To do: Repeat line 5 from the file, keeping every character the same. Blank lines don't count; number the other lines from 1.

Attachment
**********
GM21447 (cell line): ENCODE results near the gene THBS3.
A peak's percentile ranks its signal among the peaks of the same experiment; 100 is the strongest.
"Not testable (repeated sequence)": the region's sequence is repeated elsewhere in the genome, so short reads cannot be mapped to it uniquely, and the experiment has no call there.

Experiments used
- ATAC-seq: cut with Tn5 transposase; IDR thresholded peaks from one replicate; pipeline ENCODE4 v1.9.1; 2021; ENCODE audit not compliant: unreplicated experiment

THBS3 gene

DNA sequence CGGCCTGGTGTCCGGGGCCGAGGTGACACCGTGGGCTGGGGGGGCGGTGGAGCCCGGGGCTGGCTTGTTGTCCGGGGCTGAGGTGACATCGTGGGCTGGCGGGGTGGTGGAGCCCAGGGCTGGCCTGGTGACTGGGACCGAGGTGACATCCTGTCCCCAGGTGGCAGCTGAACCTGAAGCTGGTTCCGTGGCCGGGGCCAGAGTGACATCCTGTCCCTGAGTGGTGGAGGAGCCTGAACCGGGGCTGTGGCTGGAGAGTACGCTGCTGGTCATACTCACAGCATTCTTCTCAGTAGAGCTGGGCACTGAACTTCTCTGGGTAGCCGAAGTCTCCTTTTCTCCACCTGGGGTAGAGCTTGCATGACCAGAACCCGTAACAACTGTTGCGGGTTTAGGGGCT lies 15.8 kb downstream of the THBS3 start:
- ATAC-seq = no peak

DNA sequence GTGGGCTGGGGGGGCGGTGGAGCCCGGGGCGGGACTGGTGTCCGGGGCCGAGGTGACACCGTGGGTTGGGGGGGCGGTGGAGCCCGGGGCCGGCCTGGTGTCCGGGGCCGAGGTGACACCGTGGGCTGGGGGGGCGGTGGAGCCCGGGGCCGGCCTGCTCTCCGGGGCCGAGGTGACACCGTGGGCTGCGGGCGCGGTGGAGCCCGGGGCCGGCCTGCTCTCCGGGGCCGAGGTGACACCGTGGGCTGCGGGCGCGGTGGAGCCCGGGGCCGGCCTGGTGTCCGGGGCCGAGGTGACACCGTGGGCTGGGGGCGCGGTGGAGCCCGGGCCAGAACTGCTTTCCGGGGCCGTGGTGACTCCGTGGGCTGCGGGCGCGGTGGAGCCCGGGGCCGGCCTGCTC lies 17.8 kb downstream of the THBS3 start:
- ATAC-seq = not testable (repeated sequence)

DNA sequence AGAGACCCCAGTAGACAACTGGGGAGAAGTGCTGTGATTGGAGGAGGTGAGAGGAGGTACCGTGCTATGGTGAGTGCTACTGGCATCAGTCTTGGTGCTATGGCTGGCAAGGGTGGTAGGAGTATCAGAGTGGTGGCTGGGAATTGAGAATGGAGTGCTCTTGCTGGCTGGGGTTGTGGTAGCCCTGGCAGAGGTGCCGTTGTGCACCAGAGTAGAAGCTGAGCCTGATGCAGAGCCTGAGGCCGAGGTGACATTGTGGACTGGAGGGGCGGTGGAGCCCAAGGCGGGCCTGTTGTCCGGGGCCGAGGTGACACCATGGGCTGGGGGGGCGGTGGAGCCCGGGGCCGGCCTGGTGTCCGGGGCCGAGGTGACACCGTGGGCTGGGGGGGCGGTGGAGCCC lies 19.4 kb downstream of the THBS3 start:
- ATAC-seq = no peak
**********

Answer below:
- ATAC-seq: cut with Tn5 transposase; IDR thresholded peaks from one replicate; pipeline ENCODE4 v1.9.1; 2021; ENCODE audit not compliant: unreplicated experiment